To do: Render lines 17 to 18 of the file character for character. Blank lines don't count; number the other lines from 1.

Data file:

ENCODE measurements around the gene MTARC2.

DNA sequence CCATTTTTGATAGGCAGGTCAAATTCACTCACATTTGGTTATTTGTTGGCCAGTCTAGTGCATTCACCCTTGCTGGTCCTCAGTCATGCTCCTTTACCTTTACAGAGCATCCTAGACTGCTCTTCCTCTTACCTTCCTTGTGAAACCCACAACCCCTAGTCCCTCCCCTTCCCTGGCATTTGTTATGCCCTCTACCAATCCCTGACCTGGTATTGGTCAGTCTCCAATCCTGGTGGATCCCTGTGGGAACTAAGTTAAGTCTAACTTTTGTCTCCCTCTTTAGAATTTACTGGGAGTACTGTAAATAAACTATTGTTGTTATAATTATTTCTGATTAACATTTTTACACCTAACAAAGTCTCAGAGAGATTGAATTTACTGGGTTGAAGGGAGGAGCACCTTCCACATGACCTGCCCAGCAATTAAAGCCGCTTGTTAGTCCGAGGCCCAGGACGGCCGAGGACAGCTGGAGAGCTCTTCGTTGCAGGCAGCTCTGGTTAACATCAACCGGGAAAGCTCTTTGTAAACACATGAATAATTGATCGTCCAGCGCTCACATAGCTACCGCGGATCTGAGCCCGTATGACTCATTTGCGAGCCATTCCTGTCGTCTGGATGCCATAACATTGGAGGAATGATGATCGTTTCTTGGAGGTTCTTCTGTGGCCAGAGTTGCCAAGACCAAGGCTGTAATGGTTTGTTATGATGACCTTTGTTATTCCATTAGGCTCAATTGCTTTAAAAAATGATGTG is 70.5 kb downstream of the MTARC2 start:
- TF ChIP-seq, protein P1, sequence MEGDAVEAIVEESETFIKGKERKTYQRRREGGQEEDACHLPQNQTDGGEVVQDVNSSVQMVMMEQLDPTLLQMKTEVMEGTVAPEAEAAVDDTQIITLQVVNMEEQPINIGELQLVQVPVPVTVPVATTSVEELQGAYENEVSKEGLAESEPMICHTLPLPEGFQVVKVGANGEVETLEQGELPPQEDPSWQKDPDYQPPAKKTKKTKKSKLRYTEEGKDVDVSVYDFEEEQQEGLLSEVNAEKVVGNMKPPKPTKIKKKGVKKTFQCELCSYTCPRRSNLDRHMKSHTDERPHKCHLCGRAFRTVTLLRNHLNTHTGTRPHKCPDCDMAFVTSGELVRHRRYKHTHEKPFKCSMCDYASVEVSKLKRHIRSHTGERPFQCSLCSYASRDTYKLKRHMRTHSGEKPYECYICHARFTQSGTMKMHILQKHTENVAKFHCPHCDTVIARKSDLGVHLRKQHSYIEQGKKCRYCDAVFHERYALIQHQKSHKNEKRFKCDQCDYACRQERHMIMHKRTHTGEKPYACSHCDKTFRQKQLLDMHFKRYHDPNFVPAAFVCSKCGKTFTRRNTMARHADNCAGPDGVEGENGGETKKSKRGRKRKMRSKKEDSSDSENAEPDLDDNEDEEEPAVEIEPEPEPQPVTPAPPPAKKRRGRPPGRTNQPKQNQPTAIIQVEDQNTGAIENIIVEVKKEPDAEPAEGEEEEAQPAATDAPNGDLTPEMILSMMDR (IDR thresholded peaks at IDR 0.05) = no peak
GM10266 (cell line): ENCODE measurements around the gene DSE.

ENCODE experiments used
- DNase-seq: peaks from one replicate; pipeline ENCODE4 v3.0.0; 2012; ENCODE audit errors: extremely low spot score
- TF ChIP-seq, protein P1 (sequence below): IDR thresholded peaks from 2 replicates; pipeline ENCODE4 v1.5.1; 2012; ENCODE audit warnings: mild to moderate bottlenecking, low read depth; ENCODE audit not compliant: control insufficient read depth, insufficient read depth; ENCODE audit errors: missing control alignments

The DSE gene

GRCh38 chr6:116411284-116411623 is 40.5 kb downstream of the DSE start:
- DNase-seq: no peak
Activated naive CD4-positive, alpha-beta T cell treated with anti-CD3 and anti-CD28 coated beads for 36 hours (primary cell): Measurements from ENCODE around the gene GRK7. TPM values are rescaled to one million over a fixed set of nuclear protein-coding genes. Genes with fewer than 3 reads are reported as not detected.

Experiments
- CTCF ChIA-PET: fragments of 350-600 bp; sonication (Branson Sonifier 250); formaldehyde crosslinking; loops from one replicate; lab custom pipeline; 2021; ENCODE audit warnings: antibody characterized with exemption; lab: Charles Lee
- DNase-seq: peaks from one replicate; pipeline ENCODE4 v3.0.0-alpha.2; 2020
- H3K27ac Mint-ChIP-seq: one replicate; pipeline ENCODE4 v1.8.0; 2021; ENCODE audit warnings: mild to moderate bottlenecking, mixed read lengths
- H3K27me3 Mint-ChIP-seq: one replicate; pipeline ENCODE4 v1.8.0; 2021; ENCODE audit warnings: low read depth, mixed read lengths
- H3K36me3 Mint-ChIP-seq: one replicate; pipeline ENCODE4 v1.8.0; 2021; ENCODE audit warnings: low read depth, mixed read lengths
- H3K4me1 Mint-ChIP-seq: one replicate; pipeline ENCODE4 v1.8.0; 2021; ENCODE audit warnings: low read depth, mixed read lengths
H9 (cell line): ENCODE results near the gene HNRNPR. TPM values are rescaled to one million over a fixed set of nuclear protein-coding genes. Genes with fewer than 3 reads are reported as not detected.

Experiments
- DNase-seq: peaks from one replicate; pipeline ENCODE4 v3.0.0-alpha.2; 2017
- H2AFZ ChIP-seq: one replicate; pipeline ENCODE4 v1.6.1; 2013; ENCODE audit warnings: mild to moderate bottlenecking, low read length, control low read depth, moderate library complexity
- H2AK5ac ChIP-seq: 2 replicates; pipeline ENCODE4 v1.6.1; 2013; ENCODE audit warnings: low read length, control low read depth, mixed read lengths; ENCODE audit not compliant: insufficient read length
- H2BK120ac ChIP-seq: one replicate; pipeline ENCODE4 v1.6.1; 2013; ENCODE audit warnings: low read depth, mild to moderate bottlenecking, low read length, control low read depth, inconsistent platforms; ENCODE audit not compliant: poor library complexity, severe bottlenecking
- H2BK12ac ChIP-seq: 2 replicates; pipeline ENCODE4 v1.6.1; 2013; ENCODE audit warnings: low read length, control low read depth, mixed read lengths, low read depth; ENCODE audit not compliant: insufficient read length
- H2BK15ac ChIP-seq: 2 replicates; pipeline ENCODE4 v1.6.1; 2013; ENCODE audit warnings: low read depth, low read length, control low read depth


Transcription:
- H3K36me3 Mint-ChIP-seq: one replicate; pipeline ENCODE4 v1.8.0; 2021; ENCODE audit warnings: low read depth, mixed read lengths
- H3K4me1 Mint-ChIP-seq: one replicate; pipeline ENCODE4 v1.8.0; 2021; ENCODE audit warnings: low read depth, mixed read lengths